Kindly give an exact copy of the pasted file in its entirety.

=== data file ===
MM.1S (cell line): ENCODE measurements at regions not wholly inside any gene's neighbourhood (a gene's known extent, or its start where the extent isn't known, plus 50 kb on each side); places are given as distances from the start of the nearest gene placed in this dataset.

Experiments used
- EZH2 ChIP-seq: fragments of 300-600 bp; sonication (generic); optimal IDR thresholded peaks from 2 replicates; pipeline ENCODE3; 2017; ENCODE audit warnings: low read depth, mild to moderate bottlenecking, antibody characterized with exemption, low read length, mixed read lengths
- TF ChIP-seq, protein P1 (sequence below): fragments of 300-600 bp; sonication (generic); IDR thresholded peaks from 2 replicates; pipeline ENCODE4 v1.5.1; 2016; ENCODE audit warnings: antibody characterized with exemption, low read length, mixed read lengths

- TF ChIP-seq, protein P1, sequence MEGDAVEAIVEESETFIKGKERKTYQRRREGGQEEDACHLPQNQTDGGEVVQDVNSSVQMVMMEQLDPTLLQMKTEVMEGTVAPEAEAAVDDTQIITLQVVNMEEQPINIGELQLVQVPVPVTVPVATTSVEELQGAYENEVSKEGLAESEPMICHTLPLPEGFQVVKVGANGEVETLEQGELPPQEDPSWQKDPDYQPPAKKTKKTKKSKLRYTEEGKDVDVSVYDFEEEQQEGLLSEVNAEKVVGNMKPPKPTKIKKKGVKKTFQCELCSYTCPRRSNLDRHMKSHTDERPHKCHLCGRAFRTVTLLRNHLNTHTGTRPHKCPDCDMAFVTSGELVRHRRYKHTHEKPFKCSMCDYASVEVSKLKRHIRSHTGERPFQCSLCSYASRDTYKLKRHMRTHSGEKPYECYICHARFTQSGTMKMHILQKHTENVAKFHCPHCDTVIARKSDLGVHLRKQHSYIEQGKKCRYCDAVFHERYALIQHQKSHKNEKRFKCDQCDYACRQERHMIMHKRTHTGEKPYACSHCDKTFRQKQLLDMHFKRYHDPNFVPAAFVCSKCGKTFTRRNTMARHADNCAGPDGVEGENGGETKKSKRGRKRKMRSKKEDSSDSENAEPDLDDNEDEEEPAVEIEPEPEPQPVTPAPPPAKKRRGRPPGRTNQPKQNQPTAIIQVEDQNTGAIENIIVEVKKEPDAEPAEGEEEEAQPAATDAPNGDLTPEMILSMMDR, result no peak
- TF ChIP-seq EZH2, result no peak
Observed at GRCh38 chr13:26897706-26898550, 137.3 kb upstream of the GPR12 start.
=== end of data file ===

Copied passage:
MM.1S (cell line): ENCODE measurements at regions not wholly inside any gene's neighbourhood (a gene's known extent, or its start where the extent isn't known, plus 50 kb on each side); places are given as distances from the start of the nearest gene placed in this dataset.

Experiments used
- EZH2 ChIP-seq: fragments of 300-600 bp; sonication (generic); optimal IDR thresholded peaks from 2 replicates; pipeline ENCODE3; 2017; ENCODE audit warnings: low read depth, mild to moderate bottlenecking, antibody characterized with exemption, low read length, mixed read lengths
- TF ChIP-seq, protein P1 (sequence below): fragments of 300-600 bp; sonication (generic); IDR thresholded peaks from 2 replicates; pipeline ENCODE4 v1.5.1; 2016; ENCODE audit warnings: antibody characterized with exemption, low read length, mixed read lengths

- TF ChIP-seq, protein P1, sequence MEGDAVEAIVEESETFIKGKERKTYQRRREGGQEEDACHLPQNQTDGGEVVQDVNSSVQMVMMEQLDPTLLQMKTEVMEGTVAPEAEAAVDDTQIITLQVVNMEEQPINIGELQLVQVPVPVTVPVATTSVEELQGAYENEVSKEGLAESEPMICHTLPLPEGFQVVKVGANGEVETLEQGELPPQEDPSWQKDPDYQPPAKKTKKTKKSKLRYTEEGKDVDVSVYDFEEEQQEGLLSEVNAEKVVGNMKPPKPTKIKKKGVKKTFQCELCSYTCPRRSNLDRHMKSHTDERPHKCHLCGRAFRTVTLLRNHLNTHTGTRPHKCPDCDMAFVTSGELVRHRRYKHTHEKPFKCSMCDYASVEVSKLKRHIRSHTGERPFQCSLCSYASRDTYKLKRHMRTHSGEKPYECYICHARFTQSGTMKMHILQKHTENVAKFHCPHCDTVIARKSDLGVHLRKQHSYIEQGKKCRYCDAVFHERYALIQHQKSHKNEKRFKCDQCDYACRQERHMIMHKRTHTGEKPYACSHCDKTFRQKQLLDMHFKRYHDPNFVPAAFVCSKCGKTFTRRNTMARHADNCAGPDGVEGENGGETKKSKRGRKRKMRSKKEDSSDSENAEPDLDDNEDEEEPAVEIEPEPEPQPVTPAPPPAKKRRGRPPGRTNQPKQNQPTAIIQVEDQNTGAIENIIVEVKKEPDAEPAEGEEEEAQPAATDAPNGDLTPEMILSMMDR, result no peak
- TF ChIP-seq EZH2, result no peak
Observed at GRCh38 chr13:26897706-26898550, 137.3 kb upstream of the GPR12 start.